On this day in 1962, Edmonton tested its system created to warn residents of an impending nuclear attack.
The test made for what sounds like a stressful Friday morning. According to the Edmonton Journal, 28 air-raid sirens spread across the city sounded a "steady wailing tone" for three minutes starting at 10am. Fifteen minutes later, they let out another, different three-minute alarm.
The first air-raid sirens arrived in Edmonton in 1951. The Second World War was still fresh in everyone's mind. Images of devastation created by bombing raids in Europe and the nuclear blasts in Hiroshima and Nagasaki were, too. Military and municipal leaders thought a warning system that could alert people of an attack was needed in case war broke out again.
In the early '60s, more sirens were installed around the city. Today, 60 years removed, we might chalk these actions up to Cold War paranoia. But at the time there was a strong belief Edmonton was a top target if war broke out between the United States and the Soviet Union. The city had a strong military presence — Blatchford Field had been a major hub for pilot training and supply missions during the Second World War. During the Cold War, an agreement with the U.S. allowed that country to use the airfield to service heavy bombers and jets.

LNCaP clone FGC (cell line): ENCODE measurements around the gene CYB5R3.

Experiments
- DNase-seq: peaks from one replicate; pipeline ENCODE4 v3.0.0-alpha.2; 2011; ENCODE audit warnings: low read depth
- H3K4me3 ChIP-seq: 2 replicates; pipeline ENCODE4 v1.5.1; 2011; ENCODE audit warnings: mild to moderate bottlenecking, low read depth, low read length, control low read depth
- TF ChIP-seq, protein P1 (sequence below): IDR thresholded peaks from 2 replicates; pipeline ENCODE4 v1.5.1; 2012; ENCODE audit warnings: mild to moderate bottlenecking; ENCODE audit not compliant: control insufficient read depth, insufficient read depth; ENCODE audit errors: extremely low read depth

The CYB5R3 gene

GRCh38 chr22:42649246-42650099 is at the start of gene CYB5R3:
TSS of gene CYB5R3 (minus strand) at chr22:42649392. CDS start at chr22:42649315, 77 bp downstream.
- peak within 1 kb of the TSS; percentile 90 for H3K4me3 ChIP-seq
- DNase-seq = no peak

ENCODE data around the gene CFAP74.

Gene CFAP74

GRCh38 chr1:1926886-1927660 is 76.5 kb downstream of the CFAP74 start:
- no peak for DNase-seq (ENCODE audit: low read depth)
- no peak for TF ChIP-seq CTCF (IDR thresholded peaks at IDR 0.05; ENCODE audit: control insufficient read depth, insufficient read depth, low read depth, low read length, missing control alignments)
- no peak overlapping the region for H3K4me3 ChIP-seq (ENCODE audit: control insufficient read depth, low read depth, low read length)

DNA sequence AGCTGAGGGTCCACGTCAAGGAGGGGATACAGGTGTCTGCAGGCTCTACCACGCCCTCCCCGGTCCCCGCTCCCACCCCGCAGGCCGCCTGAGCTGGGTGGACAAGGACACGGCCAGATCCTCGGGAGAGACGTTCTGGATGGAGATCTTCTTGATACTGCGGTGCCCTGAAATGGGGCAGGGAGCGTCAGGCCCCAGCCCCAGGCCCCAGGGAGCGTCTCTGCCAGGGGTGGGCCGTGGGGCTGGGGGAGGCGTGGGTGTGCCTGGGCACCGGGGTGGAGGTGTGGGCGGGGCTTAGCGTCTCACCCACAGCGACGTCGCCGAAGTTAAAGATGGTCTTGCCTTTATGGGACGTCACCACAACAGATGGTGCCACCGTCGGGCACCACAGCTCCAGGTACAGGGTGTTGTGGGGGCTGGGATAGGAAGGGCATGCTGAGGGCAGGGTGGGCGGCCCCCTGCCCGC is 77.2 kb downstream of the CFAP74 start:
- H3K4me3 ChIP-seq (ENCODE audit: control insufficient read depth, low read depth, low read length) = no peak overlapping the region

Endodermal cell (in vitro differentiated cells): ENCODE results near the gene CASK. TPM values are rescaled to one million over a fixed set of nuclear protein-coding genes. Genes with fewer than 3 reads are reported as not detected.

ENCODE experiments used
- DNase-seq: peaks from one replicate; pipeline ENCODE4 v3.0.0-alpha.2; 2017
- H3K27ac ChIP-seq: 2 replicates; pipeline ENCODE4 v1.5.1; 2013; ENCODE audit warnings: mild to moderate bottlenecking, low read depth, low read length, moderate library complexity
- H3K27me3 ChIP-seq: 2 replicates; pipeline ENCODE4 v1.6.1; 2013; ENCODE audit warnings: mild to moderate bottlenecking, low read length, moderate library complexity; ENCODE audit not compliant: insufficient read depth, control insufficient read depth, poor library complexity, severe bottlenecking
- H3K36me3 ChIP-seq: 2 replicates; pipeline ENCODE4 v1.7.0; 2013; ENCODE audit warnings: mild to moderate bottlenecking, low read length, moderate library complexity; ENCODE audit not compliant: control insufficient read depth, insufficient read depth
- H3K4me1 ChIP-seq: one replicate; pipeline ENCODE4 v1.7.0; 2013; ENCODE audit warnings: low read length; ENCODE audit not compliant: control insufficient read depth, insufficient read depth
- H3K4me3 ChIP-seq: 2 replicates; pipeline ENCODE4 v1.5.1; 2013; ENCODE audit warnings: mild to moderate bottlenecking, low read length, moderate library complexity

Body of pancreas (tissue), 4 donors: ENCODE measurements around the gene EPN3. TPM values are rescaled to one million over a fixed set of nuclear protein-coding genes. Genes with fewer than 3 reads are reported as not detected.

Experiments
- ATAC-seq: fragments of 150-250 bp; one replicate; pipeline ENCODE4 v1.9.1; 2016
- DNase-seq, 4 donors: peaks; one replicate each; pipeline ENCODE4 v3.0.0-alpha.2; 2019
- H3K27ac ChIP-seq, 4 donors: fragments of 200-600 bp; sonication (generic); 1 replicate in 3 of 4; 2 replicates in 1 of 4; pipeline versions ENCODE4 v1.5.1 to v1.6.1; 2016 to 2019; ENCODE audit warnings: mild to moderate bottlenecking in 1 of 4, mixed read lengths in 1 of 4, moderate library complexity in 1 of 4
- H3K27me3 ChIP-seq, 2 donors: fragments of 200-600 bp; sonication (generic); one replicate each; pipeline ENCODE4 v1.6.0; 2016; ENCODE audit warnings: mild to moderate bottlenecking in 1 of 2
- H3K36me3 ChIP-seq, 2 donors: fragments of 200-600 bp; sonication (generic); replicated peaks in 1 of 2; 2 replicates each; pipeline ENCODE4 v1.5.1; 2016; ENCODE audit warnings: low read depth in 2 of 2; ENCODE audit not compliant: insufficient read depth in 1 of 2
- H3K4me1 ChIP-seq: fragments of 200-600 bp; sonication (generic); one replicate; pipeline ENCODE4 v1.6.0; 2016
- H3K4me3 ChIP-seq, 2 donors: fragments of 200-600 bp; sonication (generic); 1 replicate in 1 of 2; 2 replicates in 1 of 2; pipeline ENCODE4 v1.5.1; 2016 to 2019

Aside from the military importance, many also worried Edmonton could be attacked to disrupt North America's access to oil. Edmonton prepared for that potential. In addition to the air-raid siren system, a civil defence force was established to protect people from a nuclear attack. That meant building shelters, including a command centre in MacKenzie Ravine, where people could hide from nuclear fallout. Civil Defence Edmonton also made guidebooks that taught people how to build survival kits and mapped out evacuation routes. There were even pre-recorded radio broadcasts prepared for the airwaves in the event of a nuclear attack on the city.
Luckily, none of it was ever needed. As the years rolled on, many of these relics of Edmonton's Cold War past disappeared. The air-raid siren system was largely dismantled in the '90s. The command centre bunker was sealed and abandoned, although there are hopes that it could be turned into a museum focused on Canada's civil defence efforts.
The possibility of a nuclear missile hitting the city probably is not a top concern for Edmontonians. However, emergency alert systems are still a part of our lives, though we no longer rely on wailing sirens. Cellphones have become one of the primary parts of our modern alert system. In November, Canada performed a nationwide test of its emergency alert system. And just this weekend, Albertans received urgent messages on their phones about the risk of blackouts due to electricity usage in the extreme cold.
Correction: This file has been updated to correct the history of Japanese balloon bombs and their connection to Edmonton.